How social capital enhance sustainable development
Why do I believe that public spaces are essential for democracy and open society, and why do I believe it is so important to preserve them? To ensure that we are on the same page let me refer to the work of Robert Putnam first.
Robert Putnam is a political scientist at Harvard University who for 20 years was engaged in a detective story. It is a story worth telling. He was concerned with a topic that was quite obscure: the character, quality and performance of local government in Italy, and specifically, the effectiveness of Italian regional governments. He wanted to answer one very simple question: Why do some governments work better than others?
In the 1970s, the Italians created an entirely new set of regional governments. Each regional government had the same powers and looked essentially identical. They all had substantial resources. But the soils in which they were planted were different: some regions were quite backward, some were Catholic, and some were controlled by Communists. What happened to these genetically identical institutions as they developed in these different soils?
Putnam and his colleagues studied the performance of these governments, looking at administrative efficiency, the number of day-care centres or irrigation projects they produced, and their responsiveness to citizen inquiries. They discovered that some regional governments were very efficient and effective, and others were clear disasters — corrupt, and inefficient.
So why did some governments work better than others? What were the secret ingredients, the secret elements in the soil?
Putnam and his colleagues had lots of ideas. Some regions might be richer; more economically advanced, and thus could afford better governments. Maybe it was education. Maybe it was related to the political party system. They had many hypotheses, many possible explanations.
But when they did the analysis, they never expected that the best predictors of government performance were — choral societies and football clubs! Reading societies and hiking clubs, folk dancing associations and other community clubs. And so on. That is, some communities had dense networks of civil engagement. People were connected with one another and with their governments. It wasn’t simply that they were more likely to vote in regions with high-performance governments, but that they were more connected horizontally with one another through multiple face-to-face relations in a dense fabric of civic life.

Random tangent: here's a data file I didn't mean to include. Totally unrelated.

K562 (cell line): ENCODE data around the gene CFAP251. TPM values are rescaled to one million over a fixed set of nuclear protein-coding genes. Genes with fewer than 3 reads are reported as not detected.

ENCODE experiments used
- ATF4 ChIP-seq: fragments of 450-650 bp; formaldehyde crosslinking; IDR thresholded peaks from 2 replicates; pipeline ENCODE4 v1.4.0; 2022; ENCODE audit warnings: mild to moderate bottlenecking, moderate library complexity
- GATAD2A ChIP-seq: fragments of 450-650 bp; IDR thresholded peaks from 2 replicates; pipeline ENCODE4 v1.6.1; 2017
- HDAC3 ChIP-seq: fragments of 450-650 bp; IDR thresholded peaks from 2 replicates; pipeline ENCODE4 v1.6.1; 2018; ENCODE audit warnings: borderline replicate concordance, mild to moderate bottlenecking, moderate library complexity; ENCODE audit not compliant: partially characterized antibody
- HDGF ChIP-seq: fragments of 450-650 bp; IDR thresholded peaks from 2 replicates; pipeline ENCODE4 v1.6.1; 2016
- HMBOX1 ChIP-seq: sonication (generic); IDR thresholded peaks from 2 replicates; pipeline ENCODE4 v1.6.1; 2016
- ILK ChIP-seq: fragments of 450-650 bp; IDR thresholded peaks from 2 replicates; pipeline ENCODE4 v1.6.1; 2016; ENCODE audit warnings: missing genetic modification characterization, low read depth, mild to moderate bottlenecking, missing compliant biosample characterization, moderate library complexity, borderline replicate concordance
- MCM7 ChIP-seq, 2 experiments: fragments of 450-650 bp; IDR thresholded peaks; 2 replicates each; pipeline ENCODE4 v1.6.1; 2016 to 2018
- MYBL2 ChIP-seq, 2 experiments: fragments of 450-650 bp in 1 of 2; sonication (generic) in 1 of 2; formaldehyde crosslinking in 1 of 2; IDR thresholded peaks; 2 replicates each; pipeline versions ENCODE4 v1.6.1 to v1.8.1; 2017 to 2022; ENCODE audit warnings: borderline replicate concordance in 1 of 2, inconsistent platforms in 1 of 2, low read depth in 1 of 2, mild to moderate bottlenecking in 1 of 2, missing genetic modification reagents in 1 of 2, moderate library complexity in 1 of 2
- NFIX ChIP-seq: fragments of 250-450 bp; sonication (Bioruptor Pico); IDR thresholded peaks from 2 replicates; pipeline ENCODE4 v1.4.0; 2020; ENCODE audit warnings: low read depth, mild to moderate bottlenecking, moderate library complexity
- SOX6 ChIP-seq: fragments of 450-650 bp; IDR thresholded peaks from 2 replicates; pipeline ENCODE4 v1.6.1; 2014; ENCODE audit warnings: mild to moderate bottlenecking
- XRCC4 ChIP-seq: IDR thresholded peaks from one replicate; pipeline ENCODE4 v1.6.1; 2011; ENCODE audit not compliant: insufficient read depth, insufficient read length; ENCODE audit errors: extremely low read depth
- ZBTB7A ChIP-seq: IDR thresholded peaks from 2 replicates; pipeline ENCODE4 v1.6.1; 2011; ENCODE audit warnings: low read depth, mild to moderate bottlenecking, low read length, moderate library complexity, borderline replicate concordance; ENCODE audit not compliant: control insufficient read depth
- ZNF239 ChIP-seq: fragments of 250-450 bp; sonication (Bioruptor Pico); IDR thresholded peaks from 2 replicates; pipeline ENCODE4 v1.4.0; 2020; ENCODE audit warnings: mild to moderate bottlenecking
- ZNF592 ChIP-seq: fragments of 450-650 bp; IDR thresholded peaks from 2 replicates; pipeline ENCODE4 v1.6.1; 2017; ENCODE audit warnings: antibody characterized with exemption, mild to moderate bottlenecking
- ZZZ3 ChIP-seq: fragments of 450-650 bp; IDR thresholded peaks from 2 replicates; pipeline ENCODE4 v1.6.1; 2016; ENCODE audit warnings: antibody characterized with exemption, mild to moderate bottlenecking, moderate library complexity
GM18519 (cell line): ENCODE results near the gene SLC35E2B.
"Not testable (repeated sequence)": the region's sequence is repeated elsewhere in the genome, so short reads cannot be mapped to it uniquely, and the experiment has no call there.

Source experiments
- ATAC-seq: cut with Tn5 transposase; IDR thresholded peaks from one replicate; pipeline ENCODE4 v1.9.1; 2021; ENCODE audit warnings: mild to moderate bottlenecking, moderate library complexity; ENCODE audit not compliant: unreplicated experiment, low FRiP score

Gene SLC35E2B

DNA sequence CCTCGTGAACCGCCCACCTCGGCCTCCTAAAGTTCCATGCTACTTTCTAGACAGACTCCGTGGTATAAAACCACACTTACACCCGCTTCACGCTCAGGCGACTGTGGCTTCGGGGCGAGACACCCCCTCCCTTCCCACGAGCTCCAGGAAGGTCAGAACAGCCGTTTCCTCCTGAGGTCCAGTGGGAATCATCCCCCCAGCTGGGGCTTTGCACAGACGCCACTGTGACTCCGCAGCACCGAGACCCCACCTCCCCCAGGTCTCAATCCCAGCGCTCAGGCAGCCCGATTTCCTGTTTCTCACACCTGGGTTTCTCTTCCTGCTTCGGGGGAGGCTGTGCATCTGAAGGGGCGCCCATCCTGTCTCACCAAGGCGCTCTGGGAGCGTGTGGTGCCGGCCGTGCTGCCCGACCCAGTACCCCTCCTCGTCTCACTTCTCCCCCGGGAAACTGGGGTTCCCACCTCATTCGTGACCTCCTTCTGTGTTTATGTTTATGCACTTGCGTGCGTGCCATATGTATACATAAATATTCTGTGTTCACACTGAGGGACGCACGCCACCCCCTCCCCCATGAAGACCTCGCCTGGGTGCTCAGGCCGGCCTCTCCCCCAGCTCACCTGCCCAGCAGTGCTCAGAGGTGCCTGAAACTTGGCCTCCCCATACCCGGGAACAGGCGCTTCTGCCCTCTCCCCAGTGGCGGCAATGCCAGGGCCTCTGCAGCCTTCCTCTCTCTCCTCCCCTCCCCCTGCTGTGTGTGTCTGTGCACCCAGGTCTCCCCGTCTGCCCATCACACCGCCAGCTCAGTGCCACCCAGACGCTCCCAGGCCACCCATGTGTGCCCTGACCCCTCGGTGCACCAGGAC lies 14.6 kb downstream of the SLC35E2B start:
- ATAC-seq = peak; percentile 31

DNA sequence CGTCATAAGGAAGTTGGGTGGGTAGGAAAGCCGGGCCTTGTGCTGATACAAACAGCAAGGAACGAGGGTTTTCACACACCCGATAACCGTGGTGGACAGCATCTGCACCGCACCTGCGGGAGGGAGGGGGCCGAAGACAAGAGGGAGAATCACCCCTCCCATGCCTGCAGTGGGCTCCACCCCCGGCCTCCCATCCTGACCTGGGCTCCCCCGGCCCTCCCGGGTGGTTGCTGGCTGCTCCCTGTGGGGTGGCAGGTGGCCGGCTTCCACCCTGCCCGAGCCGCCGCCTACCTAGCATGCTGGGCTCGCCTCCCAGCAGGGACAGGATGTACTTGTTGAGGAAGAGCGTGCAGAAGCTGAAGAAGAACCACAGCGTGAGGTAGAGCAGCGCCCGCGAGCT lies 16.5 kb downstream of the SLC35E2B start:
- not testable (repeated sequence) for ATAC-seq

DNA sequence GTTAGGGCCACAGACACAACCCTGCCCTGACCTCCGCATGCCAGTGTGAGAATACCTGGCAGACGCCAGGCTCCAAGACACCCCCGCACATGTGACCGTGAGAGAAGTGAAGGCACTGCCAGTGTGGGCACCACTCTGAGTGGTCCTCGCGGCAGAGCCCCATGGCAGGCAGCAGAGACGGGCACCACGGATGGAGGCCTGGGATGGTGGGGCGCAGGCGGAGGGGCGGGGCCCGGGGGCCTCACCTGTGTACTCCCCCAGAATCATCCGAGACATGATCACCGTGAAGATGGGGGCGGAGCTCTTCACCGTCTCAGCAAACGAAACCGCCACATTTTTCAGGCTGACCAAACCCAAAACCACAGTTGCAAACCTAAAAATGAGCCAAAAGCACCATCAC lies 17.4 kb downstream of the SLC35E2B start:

A norm of reciprocity had evolved in these regions, the type of reciprocity that makes a community work, and of course also makes governments work more effectively and efficiently. The more successful regions had this dense civic fabric, this tradition, this habit of connecting with one’s neighbours and with community institutions. These regions were also wealthier and more economically advanced.
For a long time, Putnam and his colleagues thought that it was wealth that produced choral societies. They thought that people in economically advanced, more affluent places could afford to take the time to become engaged in community affairs, while the poor peasants did not have much opportunity to join a choral society. They thought wealth produced choral societies.
They had it exactly backwards. It was not wealth that had produced choral societies; it was, at least in the Italian case, the choral societies that produced wealth. That is, two identical regions one hundred years ago were equally backward, but one happened to have a tradition of civic engagement and it became wealthier and wealthier. They discovered to their amazement that this pattern of civic connectedness was a crucial ingredient not only in explaining why some institutions work more effectively and efficiently than others, but also, in explaining levels of economic well-being.
Three other concepts are important.
The first is civil society. This refers to a situation where between the individual and the state there stands a network of social institutions that are independent of the government. The integrity of such autonomous institutions — churches, football clubs, and cultural institutions — is governed by the rule of law. Authoritarian regimes on the other hand, are intolerant of these independent social institutions and either ban them or re-shape them into associations controlled by the state and its organs.
The second is civic community. This is a principle for democratic systems whereby individuals can not only actively and voluntarily participate in intermediate institutions, but also these organizations can actually influence the state. A key indicator of a civic community is the vibrancy of associational life. Key here is cooperation in face-to-face horizontally ordered groups (sports clubs, cultural association) that create social capital that can then be used to influence public affairs. People who learn how to work together have the capacity and the networks to represent their views and voice demands upon public officials. Participation in civic organizations inculcates skills of cooperation and a sense of shared responsibility for collective endeavours. These effects do not require that the manifest purpose of the association be political. Taking part in a choral society or a bird watching club can teach self-discipline and an appreciation for the joys of successful collaboration. These are skills and aptitudes that are critically important in the civil realm.
Third, Putnam distinguishes bonding social capital and bridging social capital. Bonding involves the engagement with a similar stratum of people (same ethnicity, age, profession, religion, etc.) and can in turn reinforce the existing beliefs and prejudices. Conversely, bridging assumes the engagement with different strata of people and thus can contribute more to the promotion of trust and tolerance. Although the relationships formed by bonding social capital may not facilitate collective action, bonding social capital is still a necessary precursor for the development of bridging social capital.